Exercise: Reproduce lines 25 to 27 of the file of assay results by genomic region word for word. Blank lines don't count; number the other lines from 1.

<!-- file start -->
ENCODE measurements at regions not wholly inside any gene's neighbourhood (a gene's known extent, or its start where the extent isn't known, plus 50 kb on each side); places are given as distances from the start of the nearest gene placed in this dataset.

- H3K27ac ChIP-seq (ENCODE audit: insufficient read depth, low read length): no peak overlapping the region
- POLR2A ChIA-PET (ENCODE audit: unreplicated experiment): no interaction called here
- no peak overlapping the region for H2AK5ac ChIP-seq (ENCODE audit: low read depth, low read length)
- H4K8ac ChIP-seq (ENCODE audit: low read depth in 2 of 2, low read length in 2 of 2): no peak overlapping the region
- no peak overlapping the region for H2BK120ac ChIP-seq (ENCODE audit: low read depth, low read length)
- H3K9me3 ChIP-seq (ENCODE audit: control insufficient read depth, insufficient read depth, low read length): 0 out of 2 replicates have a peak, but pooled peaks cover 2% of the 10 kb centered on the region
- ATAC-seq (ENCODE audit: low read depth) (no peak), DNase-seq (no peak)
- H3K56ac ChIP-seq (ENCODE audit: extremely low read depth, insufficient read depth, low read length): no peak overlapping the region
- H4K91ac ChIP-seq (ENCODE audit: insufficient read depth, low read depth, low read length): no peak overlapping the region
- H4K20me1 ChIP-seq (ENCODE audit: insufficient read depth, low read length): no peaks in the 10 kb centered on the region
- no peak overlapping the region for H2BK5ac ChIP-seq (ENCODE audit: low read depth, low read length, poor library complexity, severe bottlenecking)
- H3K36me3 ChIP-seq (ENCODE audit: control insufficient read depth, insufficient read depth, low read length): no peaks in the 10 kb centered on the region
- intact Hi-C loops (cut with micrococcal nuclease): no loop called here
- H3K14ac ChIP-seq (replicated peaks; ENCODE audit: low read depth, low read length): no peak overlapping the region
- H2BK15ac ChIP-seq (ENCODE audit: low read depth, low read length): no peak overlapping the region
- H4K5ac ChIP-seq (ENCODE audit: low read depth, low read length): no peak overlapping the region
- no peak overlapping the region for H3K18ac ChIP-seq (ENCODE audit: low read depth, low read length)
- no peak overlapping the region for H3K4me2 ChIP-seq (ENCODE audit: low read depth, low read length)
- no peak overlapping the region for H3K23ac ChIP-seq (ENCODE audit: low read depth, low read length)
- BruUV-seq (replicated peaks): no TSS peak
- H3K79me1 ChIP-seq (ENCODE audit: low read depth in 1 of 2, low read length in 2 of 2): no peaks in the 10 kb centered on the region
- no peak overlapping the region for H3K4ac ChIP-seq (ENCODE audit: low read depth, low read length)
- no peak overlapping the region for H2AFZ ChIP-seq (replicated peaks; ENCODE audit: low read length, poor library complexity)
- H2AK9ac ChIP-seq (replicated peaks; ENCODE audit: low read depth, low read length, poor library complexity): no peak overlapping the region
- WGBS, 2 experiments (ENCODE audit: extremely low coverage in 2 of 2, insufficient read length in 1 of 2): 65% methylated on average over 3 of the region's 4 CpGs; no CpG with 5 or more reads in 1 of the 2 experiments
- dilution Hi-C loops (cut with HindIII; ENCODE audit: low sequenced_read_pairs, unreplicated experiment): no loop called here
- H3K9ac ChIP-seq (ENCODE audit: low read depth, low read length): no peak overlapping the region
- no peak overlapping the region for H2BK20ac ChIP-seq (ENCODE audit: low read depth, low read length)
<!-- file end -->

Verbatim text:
- H2AK9ac ChIP-seq (replicated peaks; ENCODE audit: low read depth, low read length, poor library complexity): no peak overlapping the region
- WGBS, 2 experiments (ENCODE audit: extremely low coverage in 2 of 2, insufficient read length in 1 of 2): 65% methylated on average over 3 of the region's 4 CpGs; no CpG with 5 or more reads in 1 of the 2 experiments
- dilution Hi-C loops (cut with HindIII; ENCODE audit: low sequenced_read_pairs, unreplicated experiment): no loop called here